E:  Who are your role models?

J:  Nevin Steinberg, Abe Jacob, Mark Menard

C:  I have been so lucky to have a lot of great mentors and role models! Jon Gottlieb and Drew Dalzell were so incredibly supportive and instrumental in starting my career. I got to assist some amazing designers while working at the Mark Taper Forum, gentlemen such as Darron West, Mark Bennett, Obadiah Eaves, and Paul Prendergast. All of them became role models and were very supportive of me as I found my way in theater.

E:  Cricket, you made theatre history when you became the first woman to be nominated for a Tony for Sound Design.  Jessica, you made theatre history when you became the first woman to win a Tony for Sound Design. Can you describe the feeling you had when you found out the news?

J:  I was elated, not only to have been nominated, to win but because I hope it will inspire other women in the field.

C:  I never thought it would happen! I had a friend, Brian, ask if I was going to wake up at 5:30 am to watch the announcement online and I laughed and said there was absolutely no reason to do that. Brian stated that he would get up and watch for me. I smirked and said “well, call me if you hear my name” Sure enough, 5:38 am, my phone rings and it’s Brian! I admit I continued to check the website ALL DAY long because I was pretty sure the Tony committee would come to their senses and take the nomination away. I was designing an outdoor concert for a middle school that day and the drama teacher spent the entire day grabbing folks and proudly declaring that she had a TONY nominee running her concert! It was surreal and exciting and amazing.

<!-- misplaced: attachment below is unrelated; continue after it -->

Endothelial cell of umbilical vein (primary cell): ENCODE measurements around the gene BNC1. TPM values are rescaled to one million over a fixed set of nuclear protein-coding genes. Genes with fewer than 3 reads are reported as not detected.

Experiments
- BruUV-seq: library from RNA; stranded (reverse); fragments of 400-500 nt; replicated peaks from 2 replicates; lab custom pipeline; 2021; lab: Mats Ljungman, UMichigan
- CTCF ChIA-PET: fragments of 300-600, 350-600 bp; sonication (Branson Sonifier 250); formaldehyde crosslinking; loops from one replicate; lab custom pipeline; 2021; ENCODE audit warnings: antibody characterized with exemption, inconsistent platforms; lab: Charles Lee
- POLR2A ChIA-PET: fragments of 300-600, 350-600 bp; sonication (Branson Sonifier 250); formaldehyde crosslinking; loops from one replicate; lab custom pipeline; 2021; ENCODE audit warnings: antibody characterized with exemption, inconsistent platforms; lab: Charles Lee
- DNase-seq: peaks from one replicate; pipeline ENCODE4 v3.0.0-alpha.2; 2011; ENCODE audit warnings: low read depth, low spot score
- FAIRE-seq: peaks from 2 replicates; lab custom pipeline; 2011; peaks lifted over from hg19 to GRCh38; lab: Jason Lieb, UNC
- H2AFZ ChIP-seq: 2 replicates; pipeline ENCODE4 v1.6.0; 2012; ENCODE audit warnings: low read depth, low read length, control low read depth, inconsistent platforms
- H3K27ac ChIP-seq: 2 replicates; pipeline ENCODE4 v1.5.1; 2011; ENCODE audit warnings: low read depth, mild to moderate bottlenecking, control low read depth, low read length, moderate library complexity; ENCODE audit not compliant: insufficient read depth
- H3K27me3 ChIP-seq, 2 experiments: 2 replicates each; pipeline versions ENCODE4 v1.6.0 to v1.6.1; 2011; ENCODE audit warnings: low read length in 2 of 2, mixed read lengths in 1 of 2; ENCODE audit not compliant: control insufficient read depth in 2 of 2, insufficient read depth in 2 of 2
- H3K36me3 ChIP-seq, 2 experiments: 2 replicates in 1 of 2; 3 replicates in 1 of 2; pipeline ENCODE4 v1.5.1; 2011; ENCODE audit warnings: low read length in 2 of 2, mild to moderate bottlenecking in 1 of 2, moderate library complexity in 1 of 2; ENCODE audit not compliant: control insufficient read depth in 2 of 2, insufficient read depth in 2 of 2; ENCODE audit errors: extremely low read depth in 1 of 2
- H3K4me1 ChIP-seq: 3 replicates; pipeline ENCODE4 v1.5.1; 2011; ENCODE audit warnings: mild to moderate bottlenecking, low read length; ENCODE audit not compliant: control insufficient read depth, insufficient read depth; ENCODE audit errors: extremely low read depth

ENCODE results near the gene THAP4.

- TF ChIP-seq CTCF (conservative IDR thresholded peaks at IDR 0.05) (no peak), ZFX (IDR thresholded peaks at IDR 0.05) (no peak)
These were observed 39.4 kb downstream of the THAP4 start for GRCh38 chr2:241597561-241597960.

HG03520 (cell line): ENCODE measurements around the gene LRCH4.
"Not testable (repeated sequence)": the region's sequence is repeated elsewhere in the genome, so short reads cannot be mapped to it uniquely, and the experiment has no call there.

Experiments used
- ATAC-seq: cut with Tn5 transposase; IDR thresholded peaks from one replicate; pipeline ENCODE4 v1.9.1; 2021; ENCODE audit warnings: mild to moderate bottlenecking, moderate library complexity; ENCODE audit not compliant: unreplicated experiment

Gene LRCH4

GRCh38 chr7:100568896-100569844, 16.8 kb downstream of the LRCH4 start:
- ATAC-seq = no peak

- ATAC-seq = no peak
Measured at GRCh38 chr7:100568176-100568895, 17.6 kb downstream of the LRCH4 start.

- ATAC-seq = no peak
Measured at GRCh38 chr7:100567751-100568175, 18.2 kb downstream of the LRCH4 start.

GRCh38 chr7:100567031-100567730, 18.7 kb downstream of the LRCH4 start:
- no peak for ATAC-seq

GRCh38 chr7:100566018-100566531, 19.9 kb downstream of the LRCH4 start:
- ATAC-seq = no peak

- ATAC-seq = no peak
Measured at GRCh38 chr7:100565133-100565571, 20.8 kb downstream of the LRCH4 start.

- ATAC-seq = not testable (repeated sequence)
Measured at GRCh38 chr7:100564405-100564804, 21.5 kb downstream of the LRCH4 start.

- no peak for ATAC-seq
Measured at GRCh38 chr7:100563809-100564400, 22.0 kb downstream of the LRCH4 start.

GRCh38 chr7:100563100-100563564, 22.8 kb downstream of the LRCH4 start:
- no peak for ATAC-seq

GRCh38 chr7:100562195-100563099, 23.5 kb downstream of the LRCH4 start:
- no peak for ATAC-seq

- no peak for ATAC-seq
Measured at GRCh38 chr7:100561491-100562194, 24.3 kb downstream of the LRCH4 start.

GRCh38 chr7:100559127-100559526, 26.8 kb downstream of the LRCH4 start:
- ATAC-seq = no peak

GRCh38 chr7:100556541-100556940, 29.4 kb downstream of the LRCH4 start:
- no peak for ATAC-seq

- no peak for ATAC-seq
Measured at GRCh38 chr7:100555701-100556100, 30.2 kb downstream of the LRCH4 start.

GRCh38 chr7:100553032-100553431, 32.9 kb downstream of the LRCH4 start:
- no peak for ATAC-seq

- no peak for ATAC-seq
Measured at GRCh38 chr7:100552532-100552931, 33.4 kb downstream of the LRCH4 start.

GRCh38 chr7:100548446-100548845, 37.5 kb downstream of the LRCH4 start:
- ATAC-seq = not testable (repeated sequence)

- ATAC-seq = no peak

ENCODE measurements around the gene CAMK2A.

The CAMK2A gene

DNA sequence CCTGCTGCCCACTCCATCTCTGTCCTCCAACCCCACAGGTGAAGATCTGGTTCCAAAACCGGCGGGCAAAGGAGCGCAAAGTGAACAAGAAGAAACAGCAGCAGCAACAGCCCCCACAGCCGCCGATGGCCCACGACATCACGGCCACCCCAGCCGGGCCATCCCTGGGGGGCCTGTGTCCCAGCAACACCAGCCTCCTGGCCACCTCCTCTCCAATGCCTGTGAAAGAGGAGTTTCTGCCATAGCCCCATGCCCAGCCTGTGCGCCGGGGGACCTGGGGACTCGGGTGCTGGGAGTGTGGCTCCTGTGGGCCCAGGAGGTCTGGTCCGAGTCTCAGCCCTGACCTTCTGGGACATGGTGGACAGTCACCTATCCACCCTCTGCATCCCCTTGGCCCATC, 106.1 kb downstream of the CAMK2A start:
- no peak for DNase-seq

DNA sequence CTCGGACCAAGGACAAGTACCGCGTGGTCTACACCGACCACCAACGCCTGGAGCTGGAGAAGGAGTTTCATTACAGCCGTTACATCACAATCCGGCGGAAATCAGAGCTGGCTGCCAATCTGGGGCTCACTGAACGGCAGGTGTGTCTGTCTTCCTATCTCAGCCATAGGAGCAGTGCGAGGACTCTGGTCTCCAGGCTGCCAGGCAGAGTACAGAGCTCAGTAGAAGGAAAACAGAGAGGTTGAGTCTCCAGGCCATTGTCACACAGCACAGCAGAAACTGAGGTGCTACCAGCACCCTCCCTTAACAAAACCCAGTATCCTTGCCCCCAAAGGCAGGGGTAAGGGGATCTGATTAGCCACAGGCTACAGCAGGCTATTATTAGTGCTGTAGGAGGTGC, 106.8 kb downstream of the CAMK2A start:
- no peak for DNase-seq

E:  In your opinion, what else needs to happen in the industry to give women in audio an even ground to stand on?

J:  I’m not sure I know the answer to that other than to keep encouraging women to show up and take a seat at the table.

C:  Producers need to take a chance. Hire someone they might not know. Directors have to ask for women designers. Designers need to hire more women as assistants and on the sound crew. And when a designer can’t do a show and is sending recommendations to the producers, include women on that list.

E:  What advice do you have for the next generation of women in audio?

J:  Show up, bring your whole self to the table, do your best work each day, keep learning. Be generous.

C:  Keep kicking ass every day. There’s absolutely no reason why those jobs shouldn’t be yours and don’t let anyone tell you anything different. Treat the folks around you with respect, and they will treat you the same way.

I also asked Cricket why she thought that in the history of the Sound Design Tony Award category, only one other woman besides her had been nominated.  She said, “Because there have only been seven women who have even designed on Broadway, designing less than 20 shows over the past 17 years. With 35-50 shows opening each year on Broadway, women Sound Designers make up a TINY percentage of the hired designers. If women aren’t given the opportunities to design the shows, then how can they get the recognition for them? Producers need to start recognizing the extraordinary talent and experience that women Sound Designers can bring to a show.”

For the past 5 years, Porsche McGovern has been doing a study on gender parity in theatre, and to quote her, she says that “we have been getting closer to gender parity in design in LORT theatres, “albeit very slowly and with a good chunk of caveats….the percentage of she designers in sound design positions only went up by 0.3 percent (in 2019).”

The rest of the statistics from Porsche’s study are equally alarming, and you can read all about the all too slow rise in gender parity in theatre here: Who Designs and Directs in LORT Theatres by Pronoun: 2019

If you are a Producer of theatre, I challenge you to reach outside the box for the 2020-2021 season.  Make it a personal goal to hire at least 50% of your designers and directors OUTSIDE of the “Straight white male” category, and I’m speaking to Producers of ALL theatre, not just Broadway.  Designers, follow Cricket’s advice, and staff your shows with women! Recommend each other, speak up for each other, fight for each other, because we all know that change is not going to happen without our strong voices on the forefront.  And since I can’t share it enough, here’s The EQL Directory to get you started.